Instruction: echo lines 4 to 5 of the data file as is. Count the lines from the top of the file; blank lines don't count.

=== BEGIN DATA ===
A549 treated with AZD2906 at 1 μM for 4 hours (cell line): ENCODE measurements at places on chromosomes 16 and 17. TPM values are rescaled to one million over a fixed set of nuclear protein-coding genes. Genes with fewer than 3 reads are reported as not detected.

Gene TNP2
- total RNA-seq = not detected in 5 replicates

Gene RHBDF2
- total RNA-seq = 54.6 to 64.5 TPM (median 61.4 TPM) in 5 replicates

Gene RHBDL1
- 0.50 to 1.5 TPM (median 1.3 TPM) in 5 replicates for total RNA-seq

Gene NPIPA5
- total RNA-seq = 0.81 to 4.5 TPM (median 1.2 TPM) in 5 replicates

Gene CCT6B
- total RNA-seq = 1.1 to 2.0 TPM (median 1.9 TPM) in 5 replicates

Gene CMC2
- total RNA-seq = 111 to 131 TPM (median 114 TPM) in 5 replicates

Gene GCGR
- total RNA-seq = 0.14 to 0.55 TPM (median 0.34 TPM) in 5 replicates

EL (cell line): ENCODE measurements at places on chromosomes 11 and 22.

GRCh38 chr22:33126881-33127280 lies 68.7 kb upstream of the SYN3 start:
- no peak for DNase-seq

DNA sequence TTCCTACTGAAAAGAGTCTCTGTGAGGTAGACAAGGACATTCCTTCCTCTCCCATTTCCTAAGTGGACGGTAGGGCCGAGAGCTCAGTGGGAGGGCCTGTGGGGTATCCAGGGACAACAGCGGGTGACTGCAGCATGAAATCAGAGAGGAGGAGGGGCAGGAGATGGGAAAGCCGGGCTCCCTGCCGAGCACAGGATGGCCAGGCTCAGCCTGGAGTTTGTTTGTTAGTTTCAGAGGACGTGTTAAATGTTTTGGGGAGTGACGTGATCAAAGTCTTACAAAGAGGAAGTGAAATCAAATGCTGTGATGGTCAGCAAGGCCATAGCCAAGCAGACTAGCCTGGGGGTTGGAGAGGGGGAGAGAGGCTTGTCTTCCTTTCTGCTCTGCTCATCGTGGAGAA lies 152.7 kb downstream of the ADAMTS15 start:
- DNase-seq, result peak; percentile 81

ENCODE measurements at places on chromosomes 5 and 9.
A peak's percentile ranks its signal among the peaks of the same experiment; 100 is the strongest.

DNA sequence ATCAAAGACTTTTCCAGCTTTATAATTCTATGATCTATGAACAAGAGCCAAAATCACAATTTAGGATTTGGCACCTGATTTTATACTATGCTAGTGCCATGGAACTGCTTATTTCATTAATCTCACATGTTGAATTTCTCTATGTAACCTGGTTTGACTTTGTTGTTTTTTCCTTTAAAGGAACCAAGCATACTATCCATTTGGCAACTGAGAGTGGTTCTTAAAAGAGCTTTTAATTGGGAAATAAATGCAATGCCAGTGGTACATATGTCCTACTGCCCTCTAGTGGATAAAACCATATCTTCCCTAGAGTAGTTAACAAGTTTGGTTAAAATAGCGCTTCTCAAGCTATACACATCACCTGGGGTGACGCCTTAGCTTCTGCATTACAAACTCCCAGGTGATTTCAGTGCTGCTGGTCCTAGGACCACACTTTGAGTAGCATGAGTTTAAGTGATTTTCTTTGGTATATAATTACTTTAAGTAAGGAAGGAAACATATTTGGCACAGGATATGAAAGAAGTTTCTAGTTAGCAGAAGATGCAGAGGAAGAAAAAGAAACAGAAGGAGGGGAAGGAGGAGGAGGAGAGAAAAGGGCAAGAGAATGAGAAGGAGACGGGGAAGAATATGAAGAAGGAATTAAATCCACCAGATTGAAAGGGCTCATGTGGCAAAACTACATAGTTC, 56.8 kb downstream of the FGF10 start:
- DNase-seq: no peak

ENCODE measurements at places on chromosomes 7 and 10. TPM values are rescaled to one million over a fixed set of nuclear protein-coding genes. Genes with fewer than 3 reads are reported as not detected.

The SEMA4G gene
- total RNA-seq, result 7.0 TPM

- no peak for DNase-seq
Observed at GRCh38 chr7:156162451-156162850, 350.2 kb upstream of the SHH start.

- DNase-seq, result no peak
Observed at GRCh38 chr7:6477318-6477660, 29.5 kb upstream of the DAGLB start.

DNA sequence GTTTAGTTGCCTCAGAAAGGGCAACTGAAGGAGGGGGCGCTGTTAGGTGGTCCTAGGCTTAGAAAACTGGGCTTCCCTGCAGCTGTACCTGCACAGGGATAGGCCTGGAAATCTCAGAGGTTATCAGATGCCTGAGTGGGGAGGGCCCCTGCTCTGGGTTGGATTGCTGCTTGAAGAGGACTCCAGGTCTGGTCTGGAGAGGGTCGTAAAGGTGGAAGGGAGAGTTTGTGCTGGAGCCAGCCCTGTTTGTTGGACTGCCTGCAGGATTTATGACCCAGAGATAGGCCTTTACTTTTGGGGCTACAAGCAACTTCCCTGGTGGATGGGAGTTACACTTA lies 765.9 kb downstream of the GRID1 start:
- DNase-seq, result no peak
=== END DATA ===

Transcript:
Gene RHBDF2
- total RNA-seq = 54.6 to 64.5 TPM (median 61.4 TPM) in 5 replicates